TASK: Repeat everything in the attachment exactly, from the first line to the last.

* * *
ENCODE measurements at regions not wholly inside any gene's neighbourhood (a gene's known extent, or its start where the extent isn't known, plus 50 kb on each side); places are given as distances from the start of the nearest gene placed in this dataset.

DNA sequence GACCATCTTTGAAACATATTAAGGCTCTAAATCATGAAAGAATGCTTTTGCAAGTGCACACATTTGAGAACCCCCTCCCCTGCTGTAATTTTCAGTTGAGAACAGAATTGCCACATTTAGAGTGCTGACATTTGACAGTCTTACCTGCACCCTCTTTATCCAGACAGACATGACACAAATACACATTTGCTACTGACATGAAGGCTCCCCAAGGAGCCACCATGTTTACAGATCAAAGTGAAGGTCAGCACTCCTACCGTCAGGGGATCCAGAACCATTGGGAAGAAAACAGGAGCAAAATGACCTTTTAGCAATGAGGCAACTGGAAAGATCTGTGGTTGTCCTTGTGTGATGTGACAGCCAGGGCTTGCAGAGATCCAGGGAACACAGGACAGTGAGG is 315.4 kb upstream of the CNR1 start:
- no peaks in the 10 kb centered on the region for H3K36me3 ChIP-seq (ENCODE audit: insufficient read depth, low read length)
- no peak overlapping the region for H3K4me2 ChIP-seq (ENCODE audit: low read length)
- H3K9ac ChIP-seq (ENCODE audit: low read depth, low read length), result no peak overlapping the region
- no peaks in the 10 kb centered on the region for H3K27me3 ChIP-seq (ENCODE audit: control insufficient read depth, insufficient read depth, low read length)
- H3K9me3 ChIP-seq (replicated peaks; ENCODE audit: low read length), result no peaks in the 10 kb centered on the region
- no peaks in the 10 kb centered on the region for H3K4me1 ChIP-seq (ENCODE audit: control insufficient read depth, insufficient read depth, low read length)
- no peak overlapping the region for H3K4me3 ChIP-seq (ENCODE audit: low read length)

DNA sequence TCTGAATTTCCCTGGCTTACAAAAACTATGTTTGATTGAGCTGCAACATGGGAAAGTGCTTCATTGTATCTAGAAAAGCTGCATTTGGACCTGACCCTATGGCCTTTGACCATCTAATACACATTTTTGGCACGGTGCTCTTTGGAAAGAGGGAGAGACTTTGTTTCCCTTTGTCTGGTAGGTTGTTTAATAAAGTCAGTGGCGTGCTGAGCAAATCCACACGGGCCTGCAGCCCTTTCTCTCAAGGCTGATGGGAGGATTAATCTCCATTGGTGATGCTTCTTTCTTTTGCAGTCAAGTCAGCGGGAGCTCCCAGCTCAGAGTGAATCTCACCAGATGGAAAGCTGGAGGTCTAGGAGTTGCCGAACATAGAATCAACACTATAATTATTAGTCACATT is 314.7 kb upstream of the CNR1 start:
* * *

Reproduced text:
ENCODE measurements at regions not wholly inside any gene's neighbourhood (a gene's known extent, or its start where the extent isn't known, plus 50 kb on each side); places are given as distances from the start of the nearest gene placed in this dataset.

DNA sequence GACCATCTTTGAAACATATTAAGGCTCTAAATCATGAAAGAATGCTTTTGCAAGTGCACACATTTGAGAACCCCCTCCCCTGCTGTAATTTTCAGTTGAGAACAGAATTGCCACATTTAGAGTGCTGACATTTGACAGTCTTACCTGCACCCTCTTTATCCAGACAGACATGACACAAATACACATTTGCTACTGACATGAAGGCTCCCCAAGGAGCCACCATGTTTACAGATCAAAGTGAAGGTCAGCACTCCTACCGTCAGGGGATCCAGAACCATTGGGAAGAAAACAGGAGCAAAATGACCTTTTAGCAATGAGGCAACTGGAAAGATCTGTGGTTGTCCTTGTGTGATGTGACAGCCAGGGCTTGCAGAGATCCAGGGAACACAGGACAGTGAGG is 315.4 kb upstream of the CNR1 start:
- no peaks in the 10 kb centered on the region for H3K36me3 ChIP-seq (ENCODE audit: insufficient read depth, low read length)
- no peak overlapping the region for H3K4me2 ChIP-seq (ENCODE audit: low read length)
- H3K9ac ChIP-seq (ENCODE audit: low read depth, low read length), result no peak overlapping the region
- no peaks in the 10 kb centered on the region for H3K27me3 ChIP-seq (ENCODE audit: control insufficient read depth, insufficient read depth, low read length)
- H3K9me3 ChIP-seq (replicated peaks; ENCODE audit: low read length), result no peaks in the 10 kb centered on the region
- no peaks in the 10 kb centered on the region for H3K4me1 ChIP-seq (ENCODE audit: control insufficient read depth, insufficient read depth, low read length)
- no peak overlapping the region for H3K4me3 ChIP-seq (ENCODE audit: low read length)

DNA sequence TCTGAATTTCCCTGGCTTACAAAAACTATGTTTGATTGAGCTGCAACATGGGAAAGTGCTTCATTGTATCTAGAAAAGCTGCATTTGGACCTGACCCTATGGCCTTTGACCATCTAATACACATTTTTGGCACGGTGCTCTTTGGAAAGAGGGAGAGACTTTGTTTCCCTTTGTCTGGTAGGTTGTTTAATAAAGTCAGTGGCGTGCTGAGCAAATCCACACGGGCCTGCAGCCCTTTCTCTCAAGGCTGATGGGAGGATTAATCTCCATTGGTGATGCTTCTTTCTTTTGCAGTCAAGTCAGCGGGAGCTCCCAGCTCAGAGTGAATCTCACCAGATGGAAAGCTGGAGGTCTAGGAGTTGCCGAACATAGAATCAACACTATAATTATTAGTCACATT is 314.7 kb upstream of the CNR1 start: